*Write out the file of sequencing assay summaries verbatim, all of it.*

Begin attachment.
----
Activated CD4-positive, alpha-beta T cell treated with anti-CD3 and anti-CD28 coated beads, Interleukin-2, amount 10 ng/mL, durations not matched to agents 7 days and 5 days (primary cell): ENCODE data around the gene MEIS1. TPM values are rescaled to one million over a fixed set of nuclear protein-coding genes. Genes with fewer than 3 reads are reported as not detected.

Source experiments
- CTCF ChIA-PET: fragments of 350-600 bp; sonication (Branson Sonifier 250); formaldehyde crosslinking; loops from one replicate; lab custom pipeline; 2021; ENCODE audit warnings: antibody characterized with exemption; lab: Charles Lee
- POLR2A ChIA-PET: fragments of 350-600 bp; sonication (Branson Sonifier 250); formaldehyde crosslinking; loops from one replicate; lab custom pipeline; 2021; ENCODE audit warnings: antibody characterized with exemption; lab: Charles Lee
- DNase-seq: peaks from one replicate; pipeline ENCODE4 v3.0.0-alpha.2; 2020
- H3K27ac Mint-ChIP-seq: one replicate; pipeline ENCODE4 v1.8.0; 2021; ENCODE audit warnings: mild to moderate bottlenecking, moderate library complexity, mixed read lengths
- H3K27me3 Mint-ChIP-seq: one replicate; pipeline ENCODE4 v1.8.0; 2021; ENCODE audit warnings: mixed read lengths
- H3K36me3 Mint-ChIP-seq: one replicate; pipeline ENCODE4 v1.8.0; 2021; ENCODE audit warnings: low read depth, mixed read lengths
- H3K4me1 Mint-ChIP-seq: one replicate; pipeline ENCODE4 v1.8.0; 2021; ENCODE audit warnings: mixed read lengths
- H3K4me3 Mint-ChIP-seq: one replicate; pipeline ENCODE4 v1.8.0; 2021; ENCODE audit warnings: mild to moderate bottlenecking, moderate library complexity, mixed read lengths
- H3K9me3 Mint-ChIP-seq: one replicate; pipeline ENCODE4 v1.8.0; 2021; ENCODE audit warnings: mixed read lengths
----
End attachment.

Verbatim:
Activated CD4-positive, alpha-beta T cell treated with anti-CD3 and anti-CD28 coated beads, Interleukin-2, amount 10 ng/mL, durations not matched to agents 7 days and 5 days (primary cell): ENCODE data around the gene MEIS1. TPM values are rescaled to one million over a fixed set of nuclear protein-coding genes. Genes with fewer than 3 reads are reported as not detected.

Source experiments
- CTCF ChIA-PET: fragments of 350-600 bp; sonication (Branson Sonifier 250); formaldehyde crosslinking; loops from one replicate; lab custom pipeline; 2021; ENCODE audit warnings: antibody characterized with exemption; lab: Charles Lee
- POLR2A ChIA-PET: fragments of 350-600 bp; sonication (Branson Sonifier 250); formaldehyde crosslinking; loops from one replicate; lab custom pipeline; 2021; ENCODE audit warnings: antibody characterized with exemption; lab: Charles Lee
- DNase-seq: peaks from one replicate; pipeline ENCODE4 v3.0.0-alpha.2; 2020
- H3K27ac Mint-ChIP-seq: one replicate; pipeline ENCODE4 v1.8.0; 2021; ENCODE audit warnings: mild to moderate bottlenecking, moderate library complexity, mixed read lengths
- H3K27me3 Mint-ChIP-seq: one replicate; pipeline ENCODE4 v1.8.0; 2021; ENCODE audit warnings: mixed read lengths
- H3K36me3 Mint-ChIP-seq: one replicate; pipeline ENCODE4 v1.8.0; 2021; ENCODE audit warnings: low read depth, mixed read lengths
- H3K4me1 Mint-ChIP-seq: one replicate; pipeline ENCODE4 v1.8.0; 2021; ENCODE audit warnings: mixed read lengths
- H3K4me3 Mint-ChIP-seq: one replicate; pipeline ENCODE4 v1.8.0; 2021; ENCODE audit warnings: mild to moderate bottlenecking, moderate library complexity, mixed read lengths
- H3K9me3 Mint-ChIP-seq: one replicate; pipeline ENCODE4 v1.8.0; 2021; ENCODE audit warnings: mixed read lengths